Women chirpiest in the morning less likely to develop breast cancer

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Women who are naturally early risers were found to have lower risk of developing breast cancer than evening types in a new study.

They say women who tend to be "morning people" have about a 40 percent lower risk of breast cancer.

The research, which is being presented at the NCRI Cancer Conference in Glasgow, also found that breast cancer risk increased by 20 per cent for every hour a women slept beyond the recommended amount of 7 to 8 hours a night.

According to the statement, there are about 1.38 million new cases and 458,000 deaths from breast cancer each year, "as breast cancer is by far the most common cancer in women worldwide, both in the developed and developing countries". And obesity is set to become the leading preventable cause of breast cancer for women in the United Kingdom, according to a report from earlier this year.

"These are interesting findings that provide further evidence of how our body clock and our natural sleep preference is implicated in the onset of breast cancer".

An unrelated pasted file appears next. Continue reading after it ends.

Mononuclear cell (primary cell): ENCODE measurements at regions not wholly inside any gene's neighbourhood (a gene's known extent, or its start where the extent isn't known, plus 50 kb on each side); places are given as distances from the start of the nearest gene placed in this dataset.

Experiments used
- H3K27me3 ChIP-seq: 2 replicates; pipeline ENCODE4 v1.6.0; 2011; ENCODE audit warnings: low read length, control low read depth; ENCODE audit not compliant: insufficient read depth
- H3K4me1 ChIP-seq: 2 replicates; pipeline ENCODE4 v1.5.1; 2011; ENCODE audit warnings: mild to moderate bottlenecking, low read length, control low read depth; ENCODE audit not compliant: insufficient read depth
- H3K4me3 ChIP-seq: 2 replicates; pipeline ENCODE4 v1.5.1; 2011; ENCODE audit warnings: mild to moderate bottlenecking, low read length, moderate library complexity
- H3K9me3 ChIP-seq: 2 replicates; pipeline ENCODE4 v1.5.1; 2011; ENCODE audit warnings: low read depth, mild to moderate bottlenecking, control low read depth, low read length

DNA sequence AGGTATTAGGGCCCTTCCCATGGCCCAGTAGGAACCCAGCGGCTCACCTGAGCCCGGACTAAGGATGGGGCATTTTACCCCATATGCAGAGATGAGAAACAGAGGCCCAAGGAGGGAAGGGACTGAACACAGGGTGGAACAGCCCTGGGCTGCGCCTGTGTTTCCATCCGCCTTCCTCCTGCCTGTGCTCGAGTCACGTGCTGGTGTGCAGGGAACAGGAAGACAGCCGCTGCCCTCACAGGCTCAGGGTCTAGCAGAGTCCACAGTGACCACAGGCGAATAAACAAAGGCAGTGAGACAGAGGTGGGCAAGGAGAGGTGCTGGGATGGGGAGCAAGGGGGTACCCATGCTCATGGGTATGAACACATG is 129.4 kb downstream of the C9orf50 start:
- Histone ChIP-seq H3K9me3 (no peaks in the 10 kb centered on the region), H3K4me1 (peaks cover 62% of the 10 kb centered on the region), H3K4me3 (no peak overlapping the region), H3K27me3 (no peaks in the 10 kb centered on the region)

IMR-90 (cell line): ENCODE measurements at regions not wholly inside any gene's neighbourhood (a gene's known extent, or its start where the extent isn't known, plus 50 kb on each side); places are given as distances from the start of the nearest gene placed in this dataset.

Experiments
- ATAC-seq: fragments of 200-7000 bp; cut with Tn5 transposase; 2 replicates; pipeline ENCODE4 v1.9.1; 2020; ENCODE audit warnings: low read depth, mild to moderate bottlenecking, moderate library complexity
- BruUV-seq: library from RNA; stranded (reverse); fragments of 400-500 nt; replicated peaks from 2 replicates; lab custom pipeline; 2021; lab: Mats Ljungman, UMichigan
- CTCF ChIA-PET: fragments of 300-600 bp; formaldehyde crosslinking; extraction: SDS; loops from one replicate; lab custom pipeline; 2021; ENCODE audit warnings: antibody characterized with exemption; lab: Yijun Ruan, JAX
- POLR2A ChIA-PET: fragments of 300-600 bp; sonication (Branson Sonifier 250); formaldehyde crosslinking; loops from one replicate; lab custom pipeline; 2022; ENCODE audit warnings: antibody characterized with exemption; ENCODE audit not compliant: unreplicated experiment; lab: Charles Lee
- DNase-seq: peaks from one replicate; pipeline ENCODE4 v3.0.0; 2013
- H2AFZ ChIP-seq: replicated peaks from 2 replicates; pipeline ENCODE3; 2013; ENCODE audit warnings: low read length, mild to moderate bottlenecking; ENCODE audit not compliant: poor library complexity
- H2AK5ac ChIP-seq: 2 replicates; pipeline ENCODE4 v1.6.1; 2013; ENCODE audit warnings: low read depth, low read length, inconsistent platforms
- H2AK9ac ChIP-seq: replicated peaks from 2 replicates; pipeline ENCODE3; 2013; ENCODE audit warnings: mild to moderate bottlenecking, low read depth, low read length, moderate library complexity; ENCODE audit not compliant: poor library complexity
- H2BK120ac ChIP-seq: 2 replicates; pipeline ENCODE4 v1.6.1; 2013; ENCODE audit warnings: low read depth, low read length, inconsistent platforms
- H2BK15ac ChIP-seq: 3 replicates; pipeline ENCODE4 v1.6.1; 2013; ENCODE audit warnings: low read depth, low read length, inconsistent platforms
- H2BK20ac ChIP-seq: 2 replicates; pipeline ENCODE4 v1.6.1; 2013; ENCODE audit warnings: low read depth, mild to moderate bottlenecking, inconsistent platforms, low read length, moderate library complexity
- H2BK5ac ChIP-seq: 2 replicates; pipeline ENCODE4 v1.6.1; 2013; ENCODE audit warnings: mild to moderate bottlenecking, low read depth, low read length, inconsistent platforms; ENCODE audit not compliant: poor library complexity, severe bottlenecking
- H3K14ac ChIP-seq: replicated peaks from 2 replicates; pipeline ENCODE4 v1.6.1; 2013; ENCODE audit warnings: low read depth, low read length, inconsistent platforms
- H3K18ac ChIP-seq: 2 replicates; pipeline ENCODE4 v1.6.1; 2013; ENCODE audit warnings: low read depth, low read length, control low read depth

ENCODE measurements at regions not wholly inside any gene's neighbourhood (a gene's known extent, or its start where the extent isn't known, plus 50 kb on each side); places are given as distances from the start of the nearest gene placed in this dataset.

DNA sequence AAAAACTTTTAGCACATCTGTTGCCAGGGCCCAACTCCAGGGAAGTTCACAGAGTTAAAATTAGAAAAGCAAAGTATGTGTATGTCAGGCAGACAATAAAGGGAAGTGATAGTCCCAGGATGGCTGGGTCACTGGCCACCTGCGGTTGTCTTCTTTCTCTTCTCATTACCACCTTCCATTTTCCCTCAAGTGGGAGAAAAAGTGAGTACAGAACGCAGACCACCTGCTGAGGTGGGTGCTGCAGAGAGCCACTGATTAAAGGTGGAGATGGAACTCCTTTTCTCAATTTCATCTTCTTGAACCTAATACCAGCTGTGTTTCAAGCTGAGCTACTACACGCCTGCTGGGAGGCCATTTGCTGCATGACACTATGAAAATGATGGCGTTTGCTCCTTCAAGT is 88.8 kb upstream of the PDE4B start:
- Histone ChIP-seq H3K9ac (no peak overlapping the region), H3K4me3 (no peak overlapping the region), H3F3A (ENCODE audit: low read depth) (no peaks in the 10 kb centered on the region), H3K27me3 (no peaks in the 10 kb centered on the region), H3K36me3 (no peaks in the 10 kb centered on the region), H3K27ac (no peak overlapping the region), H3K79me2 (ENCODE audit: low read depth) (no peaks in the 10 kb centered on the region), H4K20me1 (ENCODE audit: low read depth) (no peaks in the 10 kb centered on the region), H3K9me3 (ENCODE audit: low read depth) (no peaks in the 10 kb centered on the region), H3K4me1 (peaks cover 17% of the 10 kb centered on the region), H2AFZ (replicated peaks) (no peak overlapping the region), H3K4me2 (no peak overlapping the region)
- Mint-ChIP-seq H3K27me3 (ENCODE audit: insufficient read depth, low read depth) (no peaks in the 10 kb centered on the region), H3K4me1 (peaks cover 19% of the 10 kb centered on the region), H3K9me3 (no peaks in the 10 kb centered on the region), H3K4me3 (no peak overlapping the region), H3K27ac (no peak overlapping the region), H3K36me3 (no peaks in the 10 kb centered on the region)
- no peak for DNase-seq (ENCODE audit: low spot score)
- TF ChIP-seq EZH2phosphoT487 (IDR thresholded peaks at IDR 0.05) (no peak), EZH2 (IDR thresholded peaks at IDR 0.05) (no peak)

"What we can be certain of is that all women - larks and owls - can reduce their risk of breast cancer by exercising regularly, maintaining a healthy weight and reducing their alcohol intake".

"Previous research has looked at the impact of shift work, but this is showing there may be a risk factor for all women".

"The statistical method used in this study, called Mendelian randomization, does not always allow causality to be inferred", said Dipender Gill, clinical research training fellow at Imperial College London. Around 4% of USA cancer deaths were linked to drinking alcohol and the Breast Cancer Now charity warns that any alcohol intake increases the risk of breast cancer.

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And this is involved in breast cancer?

The World Health Organization and its global partners have therefore dedicated October as Breast Cancer Awareness Month; a worldwide annual campaign involving thousands of organisations, to highlight the importance of breast cancer awareness, diagnosis and research.

Dan Damon has been speaking to one of the researchers, Professor Richard Martin - an expert in cancer epidemiology from the University of Bristol.

The study was funded by Cancer Research UK and the Medical Research Council.

Age and family history are some of the main risk factors for breast cancer.

"The authors do not show any biological mechanism by which sleep timing preference could influence breast cancer risk".

"We know that sleep is important generally for health", said Richmond.

Similar studies have revealed a role for sleep preferences and mental health, including schizophrenia risk.

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